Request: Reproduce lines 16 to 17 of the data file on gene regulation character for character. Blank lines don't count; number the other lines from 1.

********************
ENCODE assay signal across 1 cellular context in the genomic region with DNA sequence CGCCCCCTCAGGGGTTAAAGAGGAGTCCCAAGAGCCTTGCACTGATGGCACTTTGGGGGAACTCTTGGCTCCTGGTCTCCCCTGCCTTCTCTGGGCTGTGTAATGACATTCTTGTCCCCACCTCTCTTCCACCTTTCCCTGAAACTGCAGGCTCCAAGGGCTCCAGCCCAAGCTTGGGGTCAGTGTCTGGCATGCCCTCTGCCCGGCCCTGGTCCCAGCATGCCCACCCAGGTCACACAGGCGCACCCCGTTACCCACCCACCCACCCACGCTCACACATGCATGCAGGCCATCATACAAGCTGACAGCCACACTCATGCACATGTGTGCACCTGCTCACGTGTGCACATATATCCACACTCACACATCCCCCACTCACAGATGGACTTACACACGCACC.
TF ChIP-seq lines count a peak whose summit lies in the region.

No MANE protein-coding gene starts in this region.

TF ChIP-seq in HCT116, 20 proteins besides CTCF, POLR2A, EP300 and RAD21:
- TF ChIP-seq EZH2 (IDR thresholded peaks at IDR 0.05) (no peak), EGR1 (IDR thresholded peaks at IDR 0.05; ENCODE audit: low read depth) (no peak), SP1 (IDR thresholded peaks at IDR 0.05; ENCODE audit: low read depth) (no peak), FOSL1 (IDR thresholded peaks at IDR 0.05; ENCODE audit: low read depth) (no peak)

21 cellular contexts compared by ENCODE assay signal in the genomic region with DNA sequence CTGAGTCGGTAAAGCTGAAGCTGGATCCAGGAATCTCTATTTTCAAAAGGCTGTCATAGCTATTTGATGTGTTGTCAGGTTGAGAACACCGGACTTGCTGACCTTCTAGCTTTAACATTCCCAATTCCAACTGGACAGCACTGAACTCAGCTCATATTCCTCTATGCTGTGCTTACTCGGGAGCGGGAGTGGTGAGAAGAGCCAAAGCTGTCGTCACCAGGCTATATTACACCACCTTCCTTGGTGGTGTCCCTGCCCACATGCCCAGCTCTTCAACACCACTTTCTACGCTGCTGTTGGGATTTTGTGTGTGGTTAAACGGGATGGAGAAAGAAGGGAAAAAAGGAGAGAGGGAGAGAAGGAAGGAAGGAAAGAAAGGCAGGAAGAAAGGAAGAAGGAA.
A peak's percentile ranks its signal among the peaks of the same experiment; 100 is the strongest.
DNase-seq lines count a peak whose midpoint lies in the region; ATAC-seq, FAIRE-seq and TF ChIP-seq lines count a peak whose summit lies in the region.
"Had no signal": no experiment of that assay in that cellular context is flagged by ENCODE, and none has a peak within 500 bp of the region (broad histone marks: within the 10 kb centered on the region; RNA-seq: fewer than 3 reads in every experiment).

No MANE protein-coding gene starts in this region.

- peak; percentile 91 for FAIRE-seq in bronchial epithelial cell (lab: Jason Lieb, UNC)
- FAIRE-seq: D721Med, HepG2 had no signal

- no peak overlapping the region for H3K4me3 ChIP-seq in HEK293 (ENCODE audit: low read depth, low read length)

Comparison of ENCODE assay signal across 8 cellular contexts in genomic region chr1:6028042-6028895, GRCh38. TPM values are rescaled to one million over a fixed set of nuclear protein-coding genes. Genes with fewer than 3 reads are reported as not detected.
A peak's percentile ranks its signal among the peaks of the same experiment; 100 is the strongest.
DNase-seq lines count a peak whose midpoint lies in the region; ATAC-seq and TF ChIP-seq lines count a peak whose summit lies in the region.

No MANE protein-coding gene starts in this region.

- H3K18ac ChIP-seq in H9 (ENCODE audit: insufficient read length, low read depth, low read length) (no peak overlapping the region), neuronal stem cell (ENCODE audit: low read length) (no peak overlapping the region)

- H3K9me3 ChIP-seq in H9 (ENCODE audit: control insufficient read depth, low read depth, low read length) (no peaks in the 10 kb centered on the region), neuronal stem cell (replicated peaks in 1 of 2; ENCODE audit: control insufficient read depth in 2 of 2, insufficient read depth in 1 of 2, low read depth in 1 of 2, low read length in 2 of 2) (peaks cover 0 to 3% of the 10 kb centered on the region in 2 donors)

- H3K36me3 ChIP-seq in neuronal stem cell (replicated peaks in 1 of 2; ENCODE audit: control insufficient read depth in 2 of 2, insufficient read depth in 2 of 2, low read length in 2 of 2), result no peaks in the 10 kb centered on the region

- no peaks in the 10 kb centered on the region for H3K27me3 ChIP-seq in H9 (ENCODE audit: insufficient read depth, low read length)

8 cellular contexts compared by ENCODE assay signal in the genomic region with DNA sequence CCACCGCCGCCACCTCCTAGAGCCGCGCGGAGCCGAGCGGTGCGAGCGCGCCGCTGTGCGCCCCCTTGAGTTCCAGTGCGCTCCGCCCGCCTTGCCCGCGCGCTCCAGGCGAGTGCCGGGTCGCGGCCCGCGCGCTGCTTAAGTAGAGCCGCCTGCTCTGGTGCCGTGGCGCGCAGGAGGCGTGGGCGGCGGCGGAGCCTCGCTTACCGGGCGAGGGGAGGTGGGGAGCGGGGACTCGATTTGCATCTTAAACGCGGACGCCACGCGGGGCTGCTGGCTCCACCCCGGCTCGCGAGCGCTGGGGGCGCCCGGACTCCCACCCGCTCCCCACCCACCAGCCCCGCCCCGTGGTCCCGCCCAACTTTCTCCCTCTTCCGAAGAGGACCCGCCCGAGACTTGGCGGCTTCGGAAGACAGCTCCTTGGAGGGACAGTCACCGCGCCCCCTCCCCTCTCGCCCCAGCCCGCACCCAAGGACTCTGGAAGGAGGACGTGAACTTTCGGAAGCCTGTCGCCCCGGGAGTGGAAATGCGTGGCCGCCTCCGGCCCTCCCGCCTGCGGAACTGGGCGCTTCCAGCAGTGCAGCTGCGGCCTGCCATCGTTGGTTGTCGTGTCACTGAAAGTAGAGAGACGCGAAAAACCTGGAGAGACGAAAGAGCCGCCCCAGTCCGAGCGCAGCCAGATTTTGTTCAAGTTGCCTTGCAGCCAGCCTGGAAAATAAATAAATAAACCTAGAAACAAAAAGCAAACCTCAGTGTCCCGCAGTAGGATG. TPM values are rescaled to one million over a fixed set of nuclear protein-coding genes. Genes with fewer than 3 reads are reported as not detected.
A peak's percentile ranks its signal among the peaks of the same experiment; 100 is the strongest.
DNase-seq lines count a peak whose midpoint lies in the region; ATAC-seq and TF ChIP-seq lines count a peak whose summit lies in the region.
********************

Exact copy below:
DNase-seq lines count a peak whose midpoint lies in the region; ATAC-seq and TF ChIP-seq lines count a peak whose summit lies in the region.

No MANE protein-coding gene starts in this region.